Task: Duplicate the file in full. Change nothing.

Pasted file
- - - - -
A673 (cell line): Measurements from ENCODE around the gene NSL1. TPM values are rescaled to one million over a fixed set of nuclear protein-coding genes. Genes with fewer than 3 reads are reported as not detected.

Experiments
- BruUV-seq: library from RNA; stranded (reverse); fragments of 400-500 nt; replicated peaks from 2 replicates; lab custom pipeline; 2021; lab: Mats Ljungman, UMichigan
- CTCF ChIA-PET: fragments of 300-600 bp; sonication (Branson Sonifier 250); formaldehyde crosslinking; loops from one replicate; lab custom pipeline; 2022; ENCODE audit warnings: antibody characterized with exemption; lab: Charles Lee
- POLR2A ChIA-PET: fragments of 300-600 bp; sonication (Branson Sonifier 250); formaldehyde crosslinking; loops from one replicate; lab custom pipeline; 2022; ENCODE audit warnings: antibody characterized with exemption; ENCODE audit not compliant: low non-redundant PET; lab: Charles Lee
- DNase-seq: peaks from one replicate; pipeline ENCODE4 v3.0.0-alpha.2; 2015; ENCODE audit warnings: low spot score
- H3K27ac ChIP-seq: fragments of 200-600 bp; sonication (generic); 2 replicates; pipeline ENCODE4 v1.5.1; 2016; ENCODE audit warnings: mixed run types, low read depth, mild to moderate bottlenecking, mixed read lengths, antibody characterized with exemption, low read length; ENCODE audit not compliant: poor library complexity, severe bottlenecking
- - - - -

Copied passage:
A673 (cell line): Measurements from ENCODE around the gene NSL1. TPM values are rescaled to one million over a fixed set of nuclear protein-coding genes. Genes with fewer than 3 reads are reported as not detected.

Experiments
- BruUV-seq: library from RNA; stranded (reverse); fragments of 400-500 nt; replicated peaks from 2 replicates; lab custom pipeline; 2021; lab: Mats Ljungman, UMichigan
- CTCF ChIA-PET: fragments of 300-600 bp; sonication (Branson Sonifier 250); formaldehyde crosslinking; loops from one replicate; lab custom pipeline; 2022; ENCODE audit warnings: antibody characterized with exemption; lab: Charles Lee
- POLR2A ChIA-PET: fragments of 300-600 bp; sonication (Branson Sonifier 250); formaldehyde crosslinking; loops from one replicate; lab custom pipeline; 2022; ENCODE audit warnings: antibody characterized with exemption; ENCODE audit not compliant: low non-redundant PET; lab: Charles Lee
- DNase-seq: peaks from one replicate; pipeline ENCODE4 v3.0.0-alpha.2; 2015; ENCODE audit warnings: low spot score
- H3K27ac ChIP-seq: fragments of 200-600 bp; sonication (generic); 2 replicates; pipeline ENCODE4 v1.5.1; 2016; ENCODE audit warnings: mixed run types, low read depth, mild to moderate bottlenecking, mixed read lengths, antibody characterized with exemption, low read length; ENCODE audit not compliant: poor library complexity, severe bottlenecking